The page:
“Like if I write a blog telling sick people to stand out in the snow to get better and people do it, then I am responsible (not the person who chose to do it)?” Nope. Every human being is responsible for themselves. I just wanted to raise the point that people have different vulnerabilities that render them extraordinarily susceptible to various external influences – and that it IS more complex than “well, you were the jerk who decided to listen to me!”

        You (and I, and others) have more power and privilege than we’re aware of. I’m not doubting/underplaying our vulnerabilities (heck, I know nothing about you!) – just that “the words (you) post to the internet” carry some responsibility. Look at Charlotte Dawson. Yeah, she chose to end her life, based on whatever beliefs she held – does that completely nullify the responsibility of the online trolls who told her – a person they knew had depression – to kill herself?

        Herein lies the burden of being writers: We ARE, in part, responsible for what happens with our words.

      2. Good points. I don’t know why I feel reluctant to take responsibility for other people’s actions, even if it was my words that were the direct cause of it. For some reason I jut don’t feel like it should be a reason to temper my opinions. If, in the extreme case that something in this article caused someone to harm themselves or others, I honestly wouldn’t feel guilty. I don’t know if that is wrong or not. I rationalize it by telling myself that if anyone did do something crazy then they were on the verge of doing something crazy one way or another, and if I hadn’t been the catalyst then something would have. But I more trust my feelings than my logic, and they tell me to write freely and pray.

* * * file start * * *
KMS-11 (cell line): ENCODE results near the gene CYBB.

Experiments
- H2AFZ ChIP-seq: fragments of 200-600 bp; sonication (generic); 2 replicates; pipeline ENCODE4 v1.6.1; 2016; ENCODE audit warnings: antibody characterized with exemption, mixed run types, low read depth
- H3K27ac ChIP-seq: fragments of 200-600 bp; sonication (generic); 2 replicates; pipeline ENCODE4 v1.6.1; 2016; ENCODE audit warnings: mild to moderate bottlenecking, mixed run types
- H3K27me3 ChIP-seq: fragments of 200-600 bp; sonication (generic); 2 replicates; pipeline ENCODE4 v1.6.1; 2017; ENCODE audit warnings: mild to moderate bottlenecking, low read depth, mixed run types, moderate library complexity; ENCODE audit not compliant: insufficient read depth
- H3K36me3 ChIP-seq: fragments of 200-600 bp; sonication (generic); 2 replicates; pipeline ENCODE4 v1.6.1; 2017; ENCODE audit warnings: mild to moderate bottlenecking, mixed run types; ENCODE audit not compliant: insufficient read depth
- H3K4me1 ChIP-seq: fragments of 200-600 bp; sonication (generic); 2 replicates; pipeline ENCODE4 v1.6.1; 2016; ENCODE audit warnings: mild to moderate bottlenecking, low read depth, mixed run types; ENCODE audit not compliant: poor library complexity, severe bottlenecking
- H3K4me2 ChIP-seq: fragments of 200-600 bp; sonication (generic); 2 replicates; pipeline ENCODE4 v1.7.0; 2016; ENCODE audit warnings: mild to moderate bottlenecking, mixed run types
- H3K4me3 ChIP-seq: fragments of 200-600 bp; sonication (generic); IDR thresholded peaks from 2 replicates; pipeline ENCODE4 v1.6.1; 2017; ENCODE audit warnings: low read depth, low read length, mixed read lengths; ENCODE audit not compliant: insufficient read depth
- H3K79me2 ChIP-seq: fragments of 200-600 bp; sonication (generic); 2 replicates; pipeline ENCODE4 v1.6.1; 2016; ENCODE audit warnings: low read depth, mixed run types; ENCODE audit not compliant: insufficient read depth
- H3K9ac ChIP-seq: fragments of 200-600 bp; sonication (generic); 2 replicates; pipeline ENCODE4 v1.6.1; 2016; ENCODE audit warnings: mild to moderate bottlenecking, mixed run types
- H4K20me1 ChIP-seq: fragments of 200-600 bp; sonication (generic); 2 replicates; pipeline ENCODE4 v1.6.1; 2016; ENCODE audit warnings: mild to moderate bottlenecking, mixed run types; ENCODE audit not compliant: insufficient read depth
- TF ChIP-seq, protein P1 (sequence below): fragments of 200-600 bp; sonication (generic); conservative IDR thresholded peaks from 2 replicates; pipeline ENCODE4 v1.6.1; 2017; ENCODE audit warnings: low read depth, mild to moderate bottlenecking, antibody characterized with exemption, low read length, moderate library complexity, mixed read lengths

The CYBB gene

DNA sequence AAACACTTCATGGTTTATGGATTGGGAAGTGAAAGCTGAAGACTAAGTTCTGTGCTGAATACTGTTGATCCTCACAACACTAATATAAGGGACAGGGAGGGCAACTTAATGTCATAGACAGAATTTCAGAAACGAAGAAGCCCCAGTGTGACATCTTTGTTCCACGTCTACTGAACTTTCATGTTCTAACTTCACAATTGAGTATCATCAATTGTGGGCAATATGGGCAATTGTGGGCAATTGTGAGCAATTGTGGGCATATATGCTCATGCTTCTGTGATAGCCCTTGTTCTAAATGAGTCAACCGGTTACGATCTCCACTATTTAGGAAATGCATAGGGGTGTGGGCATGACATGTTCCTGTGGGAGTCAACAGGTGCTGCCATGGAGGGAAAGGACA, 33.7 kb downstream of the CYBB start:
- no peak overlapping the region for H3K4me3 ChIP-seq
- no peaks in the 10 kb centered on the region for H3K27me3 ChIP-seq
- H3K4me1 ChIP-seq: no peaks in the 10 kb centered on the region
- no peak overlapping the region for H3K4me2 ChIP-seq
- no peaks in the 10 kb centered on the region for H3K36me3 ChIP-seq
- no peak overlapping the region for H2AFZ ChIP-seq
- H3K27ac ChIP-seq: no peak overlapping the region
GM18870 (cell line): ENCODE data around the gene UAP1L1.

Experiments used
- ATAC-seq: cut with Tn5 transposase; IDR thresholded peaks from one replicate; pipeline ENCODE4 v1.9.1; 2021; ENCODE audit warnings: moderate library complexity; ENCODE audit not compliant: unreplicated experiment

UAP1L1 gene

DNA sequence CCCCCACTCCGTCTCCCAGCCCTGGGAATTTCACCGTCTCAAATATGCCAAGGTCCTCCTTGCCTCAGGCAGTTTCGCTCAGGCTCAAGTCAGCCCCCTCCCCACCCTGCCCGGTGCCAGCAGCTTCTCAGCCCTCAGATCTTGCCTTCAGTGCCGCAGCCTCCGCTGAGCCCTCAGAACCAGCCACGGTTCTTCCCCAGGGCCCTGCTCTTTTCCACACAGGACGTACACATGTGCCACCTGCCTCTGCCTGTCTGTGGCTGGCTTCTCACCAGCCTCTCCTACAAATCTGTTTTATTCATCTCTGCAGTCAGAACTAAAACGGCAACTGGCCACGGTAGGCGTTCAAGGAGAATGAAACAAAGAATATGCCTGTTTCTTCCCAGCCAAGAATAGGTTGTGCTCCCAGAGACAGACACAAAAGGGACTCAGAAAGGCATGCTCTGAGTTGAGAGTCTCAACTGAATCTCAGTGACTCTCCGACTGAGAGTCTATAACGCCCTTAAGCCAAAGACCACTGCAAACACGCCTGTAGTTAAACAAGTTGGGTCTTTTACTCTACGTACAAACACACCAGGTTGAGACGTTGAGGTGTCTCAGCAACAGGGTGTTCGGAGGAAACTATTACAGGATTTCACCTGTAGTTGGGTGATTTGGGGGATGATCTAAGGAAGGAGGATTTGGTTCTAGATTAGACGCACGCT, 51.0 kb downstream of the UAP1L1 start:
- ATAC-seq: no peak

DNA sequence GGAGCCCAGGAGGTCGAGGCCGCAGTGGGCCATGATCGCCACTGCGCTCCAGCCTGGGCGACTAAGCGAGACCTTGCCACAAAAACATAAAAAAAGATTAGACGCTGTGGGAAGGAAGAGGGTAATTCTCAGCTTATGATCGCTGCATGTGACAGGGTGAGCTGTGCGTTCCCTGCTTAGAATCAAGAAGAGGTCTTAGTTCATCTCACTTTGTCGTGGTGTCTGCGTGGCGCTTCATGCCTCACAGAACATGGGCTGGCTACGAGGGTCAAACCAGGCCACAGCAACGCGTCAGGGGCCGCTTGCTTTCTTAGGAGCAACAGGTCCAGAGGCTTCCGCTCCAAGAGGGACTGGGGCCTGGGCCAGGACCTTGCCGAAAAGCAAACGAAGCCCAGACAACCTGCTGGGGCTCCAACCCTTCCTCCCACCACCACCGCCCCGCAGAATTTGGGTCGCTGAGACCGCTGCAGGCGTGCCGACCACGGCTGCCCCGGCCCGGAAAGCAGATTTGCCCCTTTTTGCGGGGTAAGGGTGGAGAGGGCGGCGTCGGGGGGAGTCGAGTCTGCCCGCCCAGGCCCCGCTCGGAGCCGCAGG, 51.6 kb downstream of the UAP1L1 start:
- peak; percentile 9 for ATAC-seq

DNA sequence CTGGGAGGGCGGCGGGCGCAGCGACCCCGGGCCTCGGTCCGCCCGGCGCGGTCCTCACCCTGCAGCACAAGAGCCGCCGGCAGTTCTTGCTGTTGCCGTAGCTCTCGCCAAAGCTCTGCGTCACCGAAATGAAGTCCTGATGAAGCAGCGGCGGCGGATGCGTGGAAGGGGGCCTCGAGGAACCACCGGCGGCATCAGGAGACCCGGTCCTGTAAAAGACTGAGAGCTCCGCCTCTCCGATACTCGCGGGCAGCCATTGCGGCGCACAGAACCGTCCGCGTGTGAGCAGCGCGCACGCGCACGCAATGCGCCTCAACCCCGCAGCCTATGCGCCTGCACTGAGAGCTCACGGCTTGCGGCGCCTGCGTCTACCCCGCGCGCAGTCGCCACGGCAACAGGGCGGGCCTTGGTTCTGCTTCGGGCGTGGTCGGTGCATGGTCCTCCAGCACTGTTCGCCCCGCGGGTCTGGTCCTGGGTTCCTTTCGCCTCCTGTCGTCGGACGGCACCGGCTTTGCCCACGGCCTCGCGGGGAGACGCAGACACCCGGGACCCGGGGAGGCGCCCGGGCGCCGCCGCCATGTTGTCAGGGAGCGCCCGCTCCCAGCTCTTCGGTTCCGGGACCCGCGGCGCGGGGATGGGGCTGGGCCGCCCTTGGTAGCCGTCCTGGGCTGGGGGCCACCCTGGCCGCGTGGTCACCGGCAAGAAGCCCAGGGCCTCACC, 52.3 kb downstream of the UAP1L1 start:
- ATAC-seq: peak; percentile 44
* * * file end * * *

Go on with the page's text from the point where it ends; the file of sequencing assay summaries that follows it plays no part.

But there are fragile minds out there (perhaps more than I’d like to admit) who will adopt a random bloggers opinions without serious personal consideration. For that reason I try to spread what I believe to be positive vibes and messages and/or vital information. If I fall short of the mark, well alas, we’re all only human…

        ~Jones

  2. Jones, I would like to ask if you cab contact me during a time when you are free. It is nothing negative more of a opportunity to help another individual (myself) with a few things very personal and private. No worries if I’m asking to much…

    Tuanngo.estfeb2014@gmail.com

    I am not fully comfortable with presenting my personal contact (def. Not specifically your blog just online in general) online but I would like to learn more from you but only if you are willing to
    I think you will enjoy what I would like to speak to you about.

    -TuanNgo

  3. I can’t find a way to respond to our initial discussion, so forgive the placement of this post…!